Your letter of inquiry gave the invalid great pleasure, as it is a woman, that leaps to be thought of. Nor has divine Philosophy yet raised even me to the Arctic stage of indifference, a point to which I steadily climb in spirit, dragged down now and again by some one remembering my name, who revives a personal throb or two. Eastbourne air was very serviceable. To-day we drove to Leith Hill. Generally my wife is regaining her strength, though slowly. She lives on fruit, and there is plenty in the present season. I live on hope; a condition resembling a midway station across the abyss, and depending on the winds as well as power of heart ; for now that she has failed, my sense of stability takes wing. However, in footing the tight-rope, one must not look ahead — nor under — nor up ; but steadily at the present support. Your philosopher will expound the state, and one that we started from, and are brought back to by the course of life, with just a little more knowledge of ourselves and half a yard around us. Tell him, I shall be glad when the tramps are gathered hither out of Europe and America. How much I should like to be with him, you and the children on your dazzling blue borders of sea, and observe Thoby’s first recreancy ! — before his father has taught him that he must act the superior, and you have schooled the little maids to accept the fact supposed : for it is largely (I expect you to dissent) a matter of training. Courage is proper to women, if it is trained, as with the infant man. My ‘Diana’ still holds me ; only by the last chapter ; but the coupling of such a woman and her man is a delicate business. She has no puppet-pliancy. The truth being, that she is a mother of Experience, and gives that dreadful baby suck to brains. I have therefore a feeble hold of her ; none of the novelist’s winding-up arts avail ; it is she who leads me. But my delay of the conclusion is owing to my inability to write of late. — I see that the Biographical Dictionary is advertised. I trust that the Master of the Cemetery for this Necrology is content with the Epitaphs on the tombstones ; meekly forethoughtful that his 19th century estimates will have no readers but the moons of the 20th, and the moonstruck. What was thought of their lights by contemporaries, should be good literary burlesque. I regret as much as he that he is bound to such work, and wish he would vary it with some Cornish sketches and the colouring he excels in “touches upon stuff that lives.” We were promised Lowell here at Burford. Morison I have not seen for long, but his girls are at Fellday, and we purpose to drive there. Adieu, dear Mrs. Leslie ; with my love to your lord and all the young ones.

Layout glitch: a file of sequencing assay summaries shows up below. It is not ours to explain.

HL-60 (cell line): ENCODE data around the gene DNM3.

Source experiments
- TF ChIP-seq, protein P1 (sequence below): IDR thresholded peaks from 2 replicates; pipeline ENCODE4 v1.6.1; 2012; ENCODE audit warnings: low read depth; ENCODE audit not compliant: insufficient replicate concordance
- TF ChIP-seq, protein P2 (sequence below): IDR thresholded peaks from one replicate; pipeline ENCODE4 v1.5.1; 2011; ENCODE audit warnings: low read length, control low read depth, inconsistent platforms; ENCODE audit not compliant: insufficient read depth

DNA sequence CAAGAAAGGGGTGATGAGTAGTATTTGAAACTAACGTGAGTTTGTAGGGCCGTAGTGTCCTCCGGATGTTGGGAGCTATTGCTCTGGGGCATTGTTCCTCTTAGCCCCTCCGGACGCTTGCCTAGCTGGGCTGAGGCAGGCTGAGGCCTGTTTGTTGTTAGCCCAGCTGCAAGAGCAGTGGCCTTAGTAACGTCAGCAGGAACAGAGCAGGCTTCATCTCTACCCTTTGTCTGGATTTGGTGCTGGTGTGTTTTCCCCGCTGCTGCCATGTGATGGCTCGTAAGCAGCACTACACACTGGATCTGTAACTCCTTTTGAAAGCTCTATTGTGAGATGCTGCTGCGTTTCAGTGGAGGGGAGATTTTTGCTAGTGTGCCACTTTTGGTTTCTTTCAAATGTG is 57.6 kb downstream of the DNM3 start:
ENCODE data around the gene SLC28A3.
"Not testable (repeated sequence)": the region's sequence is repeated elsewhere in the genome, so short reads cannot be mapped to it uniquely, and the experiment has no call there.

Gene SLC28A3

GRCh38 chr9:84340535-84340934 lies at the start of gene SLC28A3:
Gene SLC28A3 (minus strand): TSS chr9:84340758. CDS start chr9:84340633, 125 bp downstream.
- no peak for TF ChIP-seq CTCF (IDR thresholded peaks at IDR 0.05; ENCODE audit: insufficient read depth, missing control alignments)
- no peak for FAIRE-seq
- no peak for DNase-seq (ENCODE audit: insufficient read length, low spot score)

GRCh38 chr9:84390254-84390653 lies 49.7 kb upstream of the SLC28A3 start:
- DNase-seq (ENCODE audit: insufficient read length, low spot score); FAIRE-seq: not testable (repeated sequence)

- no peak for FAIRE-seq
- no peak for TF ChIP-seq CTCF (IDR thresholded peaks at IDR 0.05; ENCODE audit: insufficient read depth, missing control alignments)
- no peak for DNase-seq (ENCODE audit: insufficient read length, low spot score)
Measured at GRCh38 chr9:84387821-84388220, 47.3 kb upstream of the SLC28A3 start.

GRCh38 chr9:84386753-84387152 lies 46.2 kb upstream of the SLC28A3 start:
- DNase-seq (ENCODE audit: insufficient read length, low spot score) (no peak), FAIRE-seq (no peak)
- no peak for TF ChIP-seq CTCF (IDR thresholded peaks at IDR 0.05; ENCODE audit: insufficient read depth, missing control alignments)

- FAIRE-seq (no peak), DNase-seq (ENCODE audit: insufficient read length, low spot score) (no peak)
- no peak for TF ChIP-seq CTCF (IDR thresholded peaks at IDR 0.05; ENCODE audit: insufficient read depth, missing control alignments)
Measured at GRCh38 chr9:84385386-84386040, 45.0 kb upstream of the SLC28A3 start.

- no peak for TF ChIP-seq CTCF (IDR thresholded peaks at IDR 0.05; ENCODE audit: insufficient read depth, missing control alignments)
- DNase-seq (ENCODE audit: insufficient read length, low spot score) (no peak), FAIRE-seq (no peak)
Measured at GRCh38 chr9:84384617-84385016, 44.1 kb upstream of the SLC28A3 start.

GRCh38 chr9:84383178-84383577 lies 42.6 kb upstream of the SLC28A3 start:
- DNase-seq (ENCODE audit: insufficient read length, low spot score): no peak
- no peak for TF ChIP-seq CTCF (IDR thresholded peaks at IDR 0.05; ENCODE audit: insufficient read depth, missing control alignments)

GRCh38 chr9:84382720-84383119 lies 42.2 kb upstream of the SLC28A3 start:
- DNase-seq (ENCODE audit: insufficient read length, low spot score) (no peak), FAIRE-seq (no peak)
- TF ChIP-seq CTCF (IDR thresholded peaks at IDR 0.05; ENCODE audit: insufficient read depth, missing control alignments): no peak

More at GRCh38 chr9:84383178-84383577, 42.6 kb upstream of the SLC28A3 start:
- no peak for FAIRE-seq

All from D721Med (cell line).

George Meredith.